3. Keep creating content. You have to keep writing and publishing to build and maintain a readership.
4. Giveaways. Every now and then make one of your books free, or at least deeply discount one. This particularly works for series. Give away the first one and, assuming it’s great, readers will buy the others.
5. Have patience. It won’t happen overnight, even though it always looks that way. Coker showed various charts of successful books that started with a “slow boil” before hitting a breakout spike. Then they would go back to boil, spike again, up and down.
6. Maximize availability. That is, don’t go exclusive to any one retailer or e-book format. Amazon is, of course, Coker’s chief complaint on this score. It lures authors with its Selects program, and because it holds the corner on sales, many do go exclusively with Amazon. Coker lauded Scribd, but I have to say I’ve had issues with them getting hold of my work and posting it without permission, so I’m not a fan.
7. Build a platform. There it is again. Connect with readers online. Coker added, “Build a platform that you control” but I’m not sure what he means by that and he didn’t have time to elaborate. I suppose he thinks authors should take charge of the conversation?
8. Architect for virality. Try different things to make your book accessible, discoverable, and widely available. Tweak as needed. Coker listed things like covers, distribution, pricing, proper categorization, and of course good writing as “viral catalysts.” Fix one thing and another until it works.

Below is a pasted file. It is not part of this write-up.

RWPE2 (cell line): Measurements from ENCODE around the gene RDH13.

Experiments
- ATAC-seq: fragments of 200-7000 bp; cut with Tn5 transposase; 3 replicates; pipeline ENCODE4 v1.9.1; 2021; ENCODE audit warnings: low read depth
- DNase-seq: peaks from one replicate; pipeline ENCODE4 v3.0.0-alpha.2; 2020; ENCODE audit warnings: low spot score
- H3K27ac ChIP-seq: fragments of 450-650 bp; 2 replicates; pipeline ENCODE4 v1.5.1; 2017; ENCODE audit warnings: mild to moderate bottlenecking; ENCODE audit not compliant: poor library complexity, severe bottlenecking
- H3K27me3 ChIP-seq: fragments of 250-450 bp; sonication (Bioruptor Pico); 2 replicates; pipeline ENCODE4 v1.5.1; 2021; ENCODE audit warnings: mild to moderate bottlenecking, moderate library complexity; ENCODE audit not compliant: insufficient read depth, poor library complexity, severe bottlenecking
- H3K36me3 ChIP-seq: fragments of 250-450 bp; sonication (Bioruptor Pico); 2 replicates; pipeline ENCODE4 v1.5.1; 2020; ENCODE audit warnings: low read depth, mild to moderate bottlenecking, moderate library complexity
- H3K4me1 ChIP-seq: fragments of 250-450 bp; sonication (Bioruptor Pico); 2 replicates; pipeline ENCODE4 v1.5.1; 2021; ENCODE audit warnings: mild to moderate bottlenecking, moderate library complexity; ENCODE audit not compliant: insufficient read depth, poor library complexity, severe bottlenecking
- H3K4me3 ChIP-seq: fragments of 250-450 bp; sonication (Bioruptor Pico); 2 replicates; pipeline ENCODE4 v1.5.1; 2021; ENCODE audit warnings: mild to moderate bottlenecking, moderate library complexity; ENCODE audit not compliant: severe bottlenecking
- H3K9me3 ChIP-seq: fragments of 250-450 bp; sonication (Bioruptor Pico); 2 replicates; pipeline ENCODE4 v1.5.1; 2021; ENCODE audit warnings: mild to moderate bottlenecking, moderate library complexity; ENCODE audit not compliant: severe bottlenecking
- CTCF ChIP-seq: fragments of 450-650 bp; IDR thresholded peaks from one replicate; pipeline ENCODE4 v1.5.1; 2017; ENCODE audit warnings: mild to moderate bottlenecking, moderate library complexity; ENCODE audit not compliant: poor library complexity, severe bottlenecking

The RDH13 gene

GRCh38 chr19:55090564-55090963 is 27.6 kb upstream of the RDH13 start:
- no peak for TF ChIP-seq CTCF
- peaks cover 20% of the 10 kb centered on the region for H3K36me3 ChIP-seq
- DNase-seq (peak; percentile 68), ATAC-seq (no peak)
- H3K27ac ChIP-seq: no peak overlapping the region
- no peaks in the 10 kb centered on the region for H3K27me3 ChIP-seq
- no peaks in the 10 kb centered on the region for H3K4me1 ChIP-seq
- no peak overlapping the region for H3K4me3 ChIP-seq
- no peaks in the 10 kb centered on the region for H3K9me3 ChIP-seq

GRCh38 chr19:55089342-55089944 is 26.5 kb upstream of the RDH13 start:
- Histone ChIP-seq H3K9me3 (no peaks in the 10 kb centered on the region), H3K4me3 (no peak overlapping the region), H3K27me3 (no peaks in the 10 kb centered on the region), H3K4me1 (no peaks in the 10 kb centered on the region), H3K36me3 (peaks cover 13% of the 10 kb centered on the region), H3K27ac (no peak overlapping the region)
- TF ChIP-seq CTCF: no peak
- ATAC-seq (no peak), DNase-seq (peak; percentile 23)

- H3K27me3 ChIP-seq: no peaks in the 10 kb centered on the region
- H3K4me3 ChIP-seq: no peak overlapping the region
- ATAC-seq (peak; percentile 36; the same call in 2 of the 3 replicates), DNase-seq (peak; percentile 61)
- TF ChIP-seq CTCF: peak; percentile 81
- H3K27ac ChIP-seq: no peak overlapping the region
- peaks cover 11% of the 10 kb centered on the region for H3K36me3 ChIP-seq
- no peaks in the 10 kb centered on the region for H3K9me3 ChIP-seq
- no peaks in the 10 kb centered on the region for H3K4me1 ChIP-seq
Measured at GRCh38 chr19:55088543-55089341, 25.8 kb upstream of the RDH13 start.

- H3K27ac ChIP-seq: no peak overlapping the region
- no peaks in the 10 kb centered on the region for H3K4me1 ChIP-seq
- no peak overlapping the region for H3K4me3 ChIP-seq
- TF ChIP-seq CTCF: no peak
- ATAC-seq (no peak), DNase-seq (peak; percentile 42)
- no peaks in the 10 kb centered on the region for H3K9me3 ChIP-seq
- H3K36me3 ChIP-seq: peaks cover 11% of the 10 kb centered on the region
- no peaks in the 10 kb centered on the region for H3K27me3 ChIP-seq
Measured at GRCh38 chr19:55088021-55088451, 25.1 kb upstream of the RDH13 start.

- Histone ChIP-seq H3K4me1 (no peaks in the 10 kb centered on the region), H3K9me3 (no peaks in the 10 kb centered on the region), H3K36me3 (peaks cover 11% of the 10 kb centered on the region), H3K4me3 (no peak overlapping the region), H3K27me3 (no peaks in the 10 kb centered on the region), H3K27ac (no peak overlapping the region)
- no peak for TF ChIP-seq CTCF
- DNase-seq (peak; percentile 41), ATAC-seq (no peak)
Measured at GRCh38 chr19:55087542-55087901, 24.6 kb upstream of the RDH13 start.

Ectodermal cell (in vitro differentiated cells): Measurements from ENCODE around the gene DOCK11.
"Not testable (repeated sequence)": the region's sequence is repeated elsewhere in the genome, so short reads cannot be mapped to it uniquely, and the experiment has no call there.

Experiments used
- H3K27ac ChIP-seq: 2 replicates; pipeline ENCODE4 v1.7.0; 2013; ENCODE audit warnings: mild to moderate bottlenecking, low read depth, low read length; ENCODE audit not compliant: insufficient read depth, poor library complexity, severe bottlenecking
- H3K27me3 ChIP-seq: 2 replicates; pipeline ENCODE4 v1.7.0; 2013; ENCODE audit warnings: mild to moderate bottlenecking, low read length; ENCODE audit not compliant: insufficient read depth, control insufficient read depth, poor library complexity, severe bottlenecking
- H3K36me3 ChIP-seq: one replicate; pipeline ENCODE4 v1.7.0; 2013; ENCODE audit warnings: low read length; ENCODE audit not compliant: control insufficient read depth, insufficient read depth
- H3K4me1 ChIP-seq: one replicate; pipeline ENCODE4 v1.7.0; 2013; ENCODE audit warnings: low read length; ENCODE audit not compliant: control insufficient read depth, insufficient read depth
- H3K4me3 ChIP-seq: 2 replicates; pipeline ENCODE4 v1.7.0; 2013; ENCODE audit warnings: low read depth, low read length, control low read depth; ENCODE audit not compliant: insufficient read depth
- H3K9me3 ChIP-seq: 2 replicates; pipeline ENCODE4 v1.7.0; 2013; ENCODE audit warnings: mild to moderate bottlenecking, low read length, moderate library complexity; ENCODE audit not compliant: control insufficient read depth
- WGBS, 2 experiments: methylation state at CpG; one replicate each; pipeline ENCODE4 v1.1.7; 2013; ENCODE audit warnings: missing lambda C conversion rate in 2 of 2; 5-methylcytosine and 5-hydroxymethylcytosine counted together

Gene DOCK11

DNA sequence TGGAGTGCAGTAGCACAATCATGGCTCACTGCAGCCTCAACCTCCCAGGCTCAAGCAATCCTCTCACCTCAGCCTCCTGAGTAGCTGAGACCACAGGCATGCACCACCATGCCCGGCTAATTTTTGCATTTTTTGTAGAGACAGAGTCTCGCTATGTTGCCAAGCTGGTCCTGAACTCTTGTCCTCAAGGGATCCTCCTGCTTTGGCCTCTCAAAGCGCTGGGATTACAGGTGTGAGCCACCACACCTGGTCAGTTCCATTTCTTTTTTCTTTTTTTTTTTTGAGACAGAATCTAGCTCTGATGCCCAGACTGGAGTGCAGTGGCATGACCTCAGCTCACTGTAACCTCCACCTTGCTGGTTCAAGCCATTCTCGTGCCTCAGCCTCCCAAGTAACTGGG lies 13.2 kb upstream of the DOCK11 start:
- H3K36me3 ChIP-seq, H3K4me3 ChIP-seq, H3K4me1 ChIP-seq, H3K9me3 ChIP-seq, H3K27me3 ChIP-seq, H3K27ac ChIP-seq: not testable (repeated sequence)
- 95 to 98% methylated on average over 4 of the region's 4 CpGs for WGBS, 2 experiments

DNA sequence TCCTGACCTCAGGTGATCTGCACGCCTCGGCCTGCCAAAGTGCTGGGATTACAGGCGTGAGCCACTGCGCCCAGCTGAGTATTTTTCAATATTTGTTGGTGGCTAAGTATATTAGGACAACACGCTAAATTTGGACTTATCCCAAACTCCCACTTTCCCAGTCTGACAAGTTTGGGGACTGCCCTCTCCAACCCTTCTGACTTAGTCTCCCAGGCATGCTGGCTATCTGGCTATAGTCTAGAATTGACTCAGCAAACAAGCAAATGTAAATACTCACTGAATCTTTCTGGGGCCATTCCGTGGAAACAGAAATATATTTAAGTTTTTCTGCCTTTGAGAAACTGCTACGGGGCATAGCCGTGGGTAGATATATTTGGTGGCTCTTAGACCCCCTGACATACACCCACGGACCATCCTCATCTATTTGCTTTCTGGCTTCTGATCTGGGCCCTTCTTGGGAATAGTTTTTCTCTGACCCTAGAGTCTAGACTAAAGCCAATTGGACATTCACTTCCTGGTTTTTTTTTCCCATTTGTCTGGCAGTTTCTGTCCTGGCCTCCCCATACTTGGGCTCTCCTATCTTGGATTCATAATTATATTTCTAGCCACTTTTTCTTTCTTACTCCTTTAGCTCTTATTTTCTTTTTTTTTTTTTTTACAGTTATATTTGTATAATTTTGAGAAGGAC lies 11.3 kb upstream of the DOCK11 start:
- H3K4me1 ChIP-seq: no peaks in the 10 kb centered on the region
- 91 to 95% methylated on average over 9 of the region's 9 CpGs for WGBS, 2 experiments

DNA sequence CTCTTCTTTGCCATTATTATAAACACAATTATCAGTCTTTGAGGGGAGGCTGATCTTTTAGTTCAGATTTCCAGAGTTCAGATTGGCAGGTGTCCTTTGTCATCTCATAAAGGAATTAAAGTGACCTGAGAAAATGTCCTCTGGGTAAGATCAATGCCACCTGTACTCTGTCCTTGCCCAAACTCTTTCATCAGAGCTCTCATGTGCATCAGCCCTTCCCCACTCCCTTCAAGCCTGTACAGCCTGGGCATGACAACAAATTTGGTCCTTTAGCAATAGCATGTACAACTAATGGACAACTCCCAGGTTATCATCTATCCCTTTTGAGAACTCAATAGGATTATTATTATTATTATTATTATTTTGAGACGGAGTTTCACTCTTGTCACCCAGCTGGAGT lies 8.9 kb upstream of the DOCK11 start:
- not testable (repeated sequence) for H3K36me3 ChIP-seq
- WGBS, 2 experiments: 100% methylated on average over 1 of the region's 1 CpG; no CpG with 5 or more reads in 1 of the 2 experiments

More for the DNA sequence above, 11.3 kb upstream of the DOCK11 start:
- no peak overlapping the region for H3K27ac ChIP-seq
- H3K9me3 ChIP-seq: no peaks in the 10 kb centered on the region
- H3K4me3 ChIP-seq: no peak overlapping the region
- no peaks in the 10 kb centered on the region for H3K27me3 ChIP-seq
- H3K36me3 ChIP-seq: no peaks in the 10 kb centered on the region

9. Pricing strategy. The sweet spot seems to be between $2.99 and $4.99. In that price range the average is to sell 4x as many books than if priced more than $7.00. (Does anyone price an e-book at $7.00?) Here is where self-publishing has the advantage; traditional publishers price their books too high. They have to because of manufacturing costs. But the reading public has been trained to expect quality for less money. They balk now at spending even $10 for a book—a physical book. And they want to pay even less for an e-book. So be wise when setting your price.
10. Don’t worry about piracy. According to Coker, if it happens, it’s usually by accident. Someone shares your work with friends and family. That’s actually good for you, since it spreads the word about your books.
11. Leverage pre-orders. Try a 4–6 week pre-order “runway.” Apple’s iBooks and Kobo counts any pre-orders as sales on the day the book launches, which helps shoot your book up the charts that day, thus making it all the more discoverable.
12. Practice partnership & positivity. Develop relationships with other authors. Share your secrets. And if you can’t say something nice . . .
13. Collaborate. Get together with other authors to create anthologies. This allows you to share each others’ fan bases and readers.
14. Think globally. Apple sells its iBooks in 51 countries. That’s another advantage of e-books: no borders. So long as the readers in those countries have an e-reader and can read in English (or you can afford a translator to publish your books in other languages), you can have readers all over the world.
15. Backmatter. Be sure to include your bio, a list of your books, and all your social media contact info in the back of every e-book. Make them links so the reader has easy access. The less work it is for them, the more likely they are to look up your books and Twitter account.
16. Pinch your pennies. Most books aren’t bestsellers. So don’t spend a ton of money on publishing. Don’t mortgage your house or go into debt. Hire an editor, a designer, but be realistic about what you can afford. Learn to do as much of it yourself as you can. Certainly, don’t fall for the “publishers” who sell you on big packages and promise to market your book for you because they won’t. They usually require you to buy a minimum of 100 to 1000 of your own title! So be careful and don’t break the bank.
I hope you’ve enjoyed my coverage of San Francisco Writers Conference 2014. I had a great time and am only too happy to share all I learned with my fellow writers who couldn’t be there!